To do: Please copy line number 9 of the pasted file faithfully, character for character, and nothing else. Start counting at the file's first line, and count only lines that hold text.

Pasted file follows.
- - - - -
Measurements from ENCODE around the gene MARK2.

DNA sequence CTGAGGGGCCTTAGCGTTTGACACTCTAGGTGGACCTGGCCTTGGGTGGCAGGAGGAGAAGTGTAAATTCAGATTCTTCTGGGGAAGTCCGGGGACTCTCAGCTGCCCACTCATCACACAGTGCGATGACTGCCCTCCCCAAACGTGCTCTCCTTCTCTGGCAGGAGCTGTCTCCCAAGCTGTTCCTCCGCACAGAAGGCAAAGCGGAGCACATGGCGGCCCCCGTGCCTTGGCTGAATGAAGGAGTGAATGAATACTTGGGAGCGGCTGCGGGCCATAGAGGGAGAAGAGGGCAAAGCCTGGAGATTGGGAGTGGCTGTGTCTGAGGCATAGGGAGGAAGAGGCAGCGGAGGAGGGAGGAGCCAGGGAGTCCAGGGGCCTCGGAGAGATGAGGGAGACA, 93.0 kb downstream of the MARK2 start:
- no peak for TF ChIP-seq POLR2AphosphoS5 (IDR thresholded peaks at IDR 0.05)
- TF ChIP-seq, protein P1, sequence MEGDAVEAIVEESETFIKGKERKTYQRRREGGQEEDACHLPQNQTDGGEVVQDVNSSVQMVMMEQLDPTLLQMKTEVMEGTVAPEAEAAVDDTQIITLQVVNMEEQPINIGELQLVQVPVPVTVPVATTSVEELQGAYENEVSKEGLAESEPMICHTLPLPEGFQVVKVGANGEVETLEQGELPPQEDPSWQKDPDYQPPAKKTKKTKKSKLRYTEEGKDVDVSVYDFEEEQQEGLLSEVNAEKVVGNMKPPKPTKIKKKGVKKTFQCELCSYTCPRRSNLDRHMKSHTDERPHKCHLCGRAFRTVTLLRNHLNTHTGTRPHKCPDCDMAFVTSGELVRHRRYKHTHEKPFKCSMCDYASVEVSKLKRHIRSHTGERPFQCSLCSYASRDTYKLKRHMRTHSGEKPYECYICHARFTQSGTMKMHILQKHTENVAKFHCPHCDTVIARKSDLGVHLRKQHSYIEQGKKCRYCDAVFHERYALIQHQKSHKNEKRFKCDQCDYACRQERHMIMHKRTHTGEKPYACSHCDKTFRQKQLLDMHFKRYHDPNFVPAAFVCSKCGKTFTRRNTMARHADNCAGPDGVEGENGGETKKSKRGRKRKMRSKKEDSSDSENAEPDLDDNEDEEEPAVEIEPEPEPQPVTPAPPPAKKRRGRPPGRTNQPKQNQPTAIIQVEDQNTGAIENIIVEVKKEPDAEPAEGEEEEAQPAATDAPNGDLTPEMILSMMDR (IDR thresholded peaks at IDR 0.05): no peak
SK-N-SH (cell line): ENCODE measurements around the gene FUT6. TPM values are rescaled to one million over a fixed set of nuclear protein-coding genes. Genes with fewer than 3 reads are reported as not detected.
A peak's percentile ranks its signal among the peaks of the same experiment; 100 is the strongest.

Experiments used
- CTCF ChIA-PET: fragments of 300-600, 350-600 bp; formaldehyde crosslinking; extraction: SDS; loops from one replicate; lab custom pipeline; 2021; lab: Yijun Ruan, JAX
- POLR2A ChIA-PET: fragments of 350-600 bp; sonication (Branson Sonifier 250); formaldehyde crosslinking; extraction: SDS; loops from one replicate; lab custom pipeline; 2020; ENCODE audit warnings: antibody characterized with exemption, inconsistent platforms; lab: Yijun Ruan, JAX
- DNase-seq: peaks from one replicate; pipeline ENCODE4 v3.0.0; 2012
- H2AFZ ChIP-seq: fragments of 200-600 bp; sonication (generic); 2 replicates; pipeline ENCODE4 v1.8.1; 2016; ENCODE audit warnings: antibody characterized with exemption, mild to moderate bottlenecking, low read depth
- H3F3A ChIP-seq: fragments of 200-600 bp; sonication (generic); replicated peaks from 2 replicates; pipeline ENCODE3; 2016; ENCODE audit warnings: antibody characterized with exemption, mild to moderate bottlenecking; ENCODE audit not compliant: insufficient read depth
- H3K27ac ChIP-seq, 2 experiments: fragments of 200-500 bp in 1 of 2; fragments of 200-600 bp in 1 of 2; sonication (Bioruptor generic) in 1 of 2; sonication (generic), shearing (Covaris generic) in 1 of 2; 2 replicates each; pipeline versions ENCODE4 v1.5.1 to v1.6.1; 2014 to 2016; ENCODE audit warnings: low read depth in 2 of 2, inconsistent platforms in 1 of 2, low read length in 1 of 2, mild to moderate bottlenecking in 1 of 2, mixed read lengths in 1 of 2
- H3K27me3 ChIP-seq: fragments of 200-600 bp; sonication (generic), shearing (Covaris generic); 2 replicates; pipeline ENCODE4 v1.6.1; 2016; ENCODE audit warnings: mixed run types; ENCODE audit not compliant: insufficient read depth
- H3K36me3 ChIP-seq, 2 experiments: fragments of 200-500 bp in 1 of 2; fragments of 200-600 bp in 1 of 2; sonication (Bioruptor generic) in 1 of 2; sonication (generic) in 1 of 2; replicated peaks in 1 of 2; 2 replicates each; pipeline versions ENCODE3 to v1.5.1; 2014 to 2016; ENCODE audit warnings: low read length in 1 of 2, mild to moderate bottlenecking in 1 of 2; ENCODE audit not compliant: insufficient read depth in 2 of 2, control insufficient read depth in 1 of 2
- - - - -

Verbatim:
- POLR2A ChIA-PET: fragments of 350-600 bp; sonication (Branson Sonifier 250); formaldehyde crosslinking; extraction: SDS; loops from one replicate; lab custom pipeline; 2020; ENCODE audit warnings: antibody characterized with exemption, inconsistent platforms; lab: Yijun Ruan, JAX